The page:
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COVID lockdown

The Costa Brava, like the rest of Spain and Catalonia is currently on lockdown to prevent the spread of coronavirus. This means that individuals are confined to home except for journeys that are necessary - so shopping and work. Schools shut last week. Restaurants and bars are shut, with police checks ensuring compliance with the rules.

Although taking the dog for a walk is allowed, general walking or just being out and about is not allowed - so no going to the beach or general hikes. The police will ask for a valid justification as to why you are out if they see you.

As a result the place feels eeriely empty. Supermarkets are working, but the local Mercadona has put down strips on the floor to stop people queuing too close together. When I visited, the shop was pretty empty of people, with half of people wearing a facemask, and many wearing gloves - the shop's own disposable gloves for handling bread or fruit were being used to prevent touching other products too.

Supermarkets are being replenished though. The meat and fresh fruit was all back in stock, and it was the tins and stored product that was less easy to find. Fresh milk wasn't available, but UHT was back in bulk. The lower number of people meant fresh produce wasn't selling fast enough. Strawberries, currently just coming into season in Spain, were being sold on offer. As things stabilise a bit, it's clear there was no major need for panic buying while all the supply chains still work.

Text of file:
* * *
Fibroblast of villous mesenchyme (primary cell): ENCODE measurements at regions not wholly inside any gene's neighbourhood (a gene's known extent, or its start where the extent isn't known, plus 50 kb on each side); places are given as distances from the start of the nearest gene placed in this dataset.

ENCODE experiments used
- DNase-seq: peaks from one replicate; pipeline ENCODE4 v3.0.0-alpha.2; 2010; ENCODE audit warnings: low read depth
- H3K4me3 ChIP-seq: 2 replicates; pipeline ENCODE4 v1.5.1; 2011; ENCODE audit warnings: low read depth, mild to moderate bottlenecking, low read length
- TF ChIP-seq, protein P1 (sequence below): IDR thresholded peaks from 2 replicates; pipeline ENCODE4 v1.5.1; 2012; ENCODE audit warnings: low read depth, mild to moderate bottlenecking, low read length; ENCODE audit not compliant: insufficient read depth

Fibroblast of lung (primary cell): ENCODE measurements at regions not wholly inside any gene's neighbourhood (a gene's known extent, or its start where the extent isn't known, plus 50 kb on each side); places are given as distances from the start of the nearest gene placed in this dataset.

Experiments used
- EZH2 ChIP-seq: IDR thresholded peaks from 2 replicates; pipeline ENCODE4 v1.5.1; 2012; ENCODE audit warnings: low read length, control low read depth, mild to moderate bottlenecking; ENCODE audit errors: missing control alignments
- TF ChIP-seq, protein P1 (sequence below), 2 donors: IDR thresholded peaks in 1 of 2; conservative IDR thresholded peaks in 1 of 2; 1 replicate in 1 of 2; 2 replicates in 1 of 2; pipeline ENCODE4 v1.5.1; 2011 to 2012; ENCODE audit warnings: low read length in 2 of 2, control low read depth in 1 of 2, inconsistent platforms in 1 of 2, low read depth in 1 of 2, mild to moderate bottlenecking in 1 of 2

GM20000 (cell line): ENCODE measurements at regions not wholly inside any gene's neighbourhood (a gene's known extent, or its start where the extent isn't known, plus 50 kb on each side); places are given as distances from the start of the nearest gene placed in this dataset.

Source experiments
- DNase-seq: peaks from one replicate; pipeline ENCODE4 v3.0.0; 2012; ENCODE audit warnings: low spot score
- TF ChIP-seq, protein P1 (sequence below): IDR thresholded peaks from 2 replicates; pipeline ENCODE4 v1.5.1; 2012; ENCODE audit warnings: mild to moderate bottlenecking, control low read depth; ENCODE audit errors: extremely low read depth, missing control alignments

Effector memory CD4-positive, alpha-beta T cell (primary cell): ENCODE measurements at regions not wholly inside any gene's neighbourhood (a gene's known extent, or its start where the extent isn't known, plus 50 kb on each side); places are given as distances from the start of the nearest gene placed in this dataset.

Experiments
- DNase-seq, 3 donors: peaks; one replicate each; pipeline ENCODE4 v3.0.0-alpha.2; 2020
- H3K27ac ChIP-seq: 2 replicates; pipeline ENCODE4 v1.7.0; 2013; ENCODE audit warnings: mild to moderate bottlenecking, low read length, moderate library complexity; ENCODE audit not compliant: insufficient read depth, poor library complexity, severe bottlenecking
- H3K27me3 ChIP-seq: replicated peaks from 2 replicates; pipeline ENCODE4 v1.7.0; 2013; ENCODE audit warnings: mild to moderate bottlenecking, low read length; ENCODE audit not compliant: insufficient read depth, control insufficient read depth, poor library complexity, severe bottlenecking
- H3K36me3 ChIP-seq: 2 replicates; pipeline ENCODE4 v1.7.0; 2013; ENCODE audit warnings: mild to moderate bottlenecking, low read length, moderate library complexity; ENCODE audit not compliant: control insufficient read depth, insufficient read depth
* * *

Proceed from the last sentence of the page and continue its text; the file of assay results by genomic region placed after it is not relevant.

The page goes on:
The local pharmacy is operating through its front door - having made a screen and window so customers can't go in, but instead get served at the makeshift window.

Some work is being done and there are vans on the roads visible from where we are, but some factories and plants have closed. The building works that we can see from our window seem to have stopped. We're too far from the centre of town to know what's going on in the town, but pictures on TV and webcams show places empty and vacated.

Schools are sending work out for children via email. It's not great, but at least it gives something to do. I think we would struggle if we had to be in a flat and unable for the children to go out - at least we have a garden for fresh air.

Currently there is no cluster of cases around here, but everyone is taking precautions. The close down led to people coming up from Barcelona, so it will take a while to see if they also brought it up with them.

However, for the time being, like everyone else, our world is what we can see from our four walls. Wishing we could get out, but knowing we mustn't.

Update week 1

On our second supermarket trip, preserved foods (tins etc) were harder to find and as a result shelves felt a little emptier. For some reason all the ice cream and chocolate had gone. Fresh meat and fruit were still easily available, with the fresh fish counter still open.

Keeping in house will have an effect on fitness, so we're trying some things to keep moving with a bit of air and vitamin D from the sun which are supposed to be good for the immune system. We've got the garden games out for a bit of physical activity, jogging around the house, a bit of badminton, steps, skipping rope etc.

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